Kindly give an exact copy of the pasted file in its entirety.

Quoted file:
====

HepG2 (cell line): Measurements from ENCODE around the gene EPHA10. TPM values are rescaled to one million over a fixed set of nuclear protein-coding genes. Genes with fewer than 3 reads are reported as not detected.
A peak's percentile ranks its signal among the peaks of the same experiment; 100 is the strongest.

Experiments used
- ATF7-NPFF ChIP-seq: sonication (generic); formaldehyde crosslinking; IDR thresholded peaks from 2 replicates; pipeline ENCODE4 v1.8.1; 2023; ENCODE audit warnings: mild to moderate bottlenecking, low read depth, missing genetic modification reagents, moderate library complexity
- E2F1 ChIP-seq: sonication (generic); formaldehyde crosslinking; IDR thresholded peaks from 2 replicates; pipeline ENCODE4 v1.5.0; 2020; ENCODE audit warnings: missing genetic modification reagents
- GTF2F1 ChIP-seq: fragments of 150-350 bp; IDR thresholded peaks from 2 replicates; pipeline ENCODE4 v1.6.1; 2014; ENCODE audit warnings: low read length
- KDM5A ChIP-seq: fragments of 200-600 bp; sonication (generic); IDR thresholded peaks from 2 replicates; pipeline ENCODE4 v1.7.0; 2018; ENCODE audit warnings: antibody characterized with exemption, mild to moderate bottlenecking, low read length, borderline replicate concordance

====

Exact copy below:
HepG2 (cell line): Measurements from ENCODE around the gene EPHA10. TPM values are rescaled to one million over a fixed set of nuclear protein-coding genes. Genes with fewer than 3 reads are reported as not detected.
A peak's percentile ranks its signal among the peaks of the same experiment; 100 is the strongest.

Experiments used
- ATF7-NPFF ChIP-seq: sonication (generic); formaldehyde crosslinking; IDR thresholded peaks from 2 replicates; pipeline ENCODE4 v1.8.1; 2023; ENCODE audit warnings: mild to moderate bottlenecking, low read depth, missing genetic modification reagents, moderate library complexity
- E2F1 ChIP-seq: sonication (generic); formaldehyde crosslinking; IDR thresholded peaks from 2 replicates; pipeline ENCODE4 v1.5.0; 2020; ENCODE audit warnings: missing genetic modification reagents
- GTF2F1 ChIP-seq: fragments of 150-350 bp; IDR thresholded peaks from 2 replicates; pipeline ENCODE4 v1.6.1; 2014; ENCODE audit warnings: low read length
- KDM5A ChIP-seq: fragments of 200-600 bp; sonication (generic); IDR thresholded peaks from 2 replicates; pipeline ENCODE4 v1.7.0; 2018; ENCODE audit warnings: antibody characterized with exemption, mild to moderate bottlenecking, low read length, borderline replicate concordance